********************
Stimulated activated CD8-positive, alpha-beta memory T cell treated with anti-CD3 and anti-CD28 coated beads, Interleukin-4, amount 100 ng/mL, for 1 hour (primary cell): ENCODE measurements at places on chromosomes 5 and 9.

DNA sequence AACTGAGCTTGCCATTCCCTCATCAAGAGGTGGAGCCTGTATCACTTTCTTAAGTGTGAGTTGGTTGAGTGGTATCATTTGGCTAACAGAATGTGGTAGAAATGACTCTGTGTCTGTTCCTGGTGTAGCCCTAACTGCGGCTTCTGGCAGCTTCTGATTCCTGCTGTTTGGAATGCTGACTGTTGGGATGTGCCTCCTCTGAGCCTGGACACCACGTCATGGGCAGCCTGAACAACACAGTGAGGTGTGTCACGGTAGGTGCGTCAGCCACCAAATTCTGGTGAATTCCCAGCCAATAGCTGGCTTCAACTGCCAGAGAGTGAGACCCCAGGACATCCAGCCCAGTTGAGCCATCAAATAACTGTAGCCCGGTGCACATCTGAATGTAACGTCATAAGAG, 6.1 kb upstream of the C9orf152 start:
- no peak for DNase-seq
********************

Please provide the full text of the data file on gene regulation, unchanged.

Stimulated activated CD8-positive, alpha-beta memory T cell treated with anti-CD3 and anti-CD28 coated beads, Interleukin-4, amount 100 ng/mL, for 1 hour (primary cell): ENCODE measurements at places on chromosomes 5 and 9.

DNA sequence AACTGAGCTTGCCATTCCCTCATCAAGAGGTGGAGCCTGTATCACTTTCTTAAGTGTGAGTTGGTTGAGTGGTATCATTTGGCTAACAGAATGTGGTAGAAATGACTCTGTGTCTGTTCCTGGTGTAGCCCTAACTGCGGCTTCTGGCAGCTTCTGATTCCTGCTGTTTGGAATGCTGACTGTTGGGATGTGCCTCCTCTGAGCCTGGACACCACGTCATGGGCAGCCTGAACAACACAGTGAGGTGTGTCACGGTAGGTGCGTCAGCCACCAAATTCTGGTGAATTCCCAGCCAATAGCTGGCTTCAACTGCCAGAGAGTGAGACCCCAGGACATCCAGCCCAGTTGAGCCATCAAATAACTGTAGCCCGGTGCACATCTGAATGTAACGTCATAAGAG, 6.1 kb upstream of the C9orf152 start:
- no peak for DNase-seq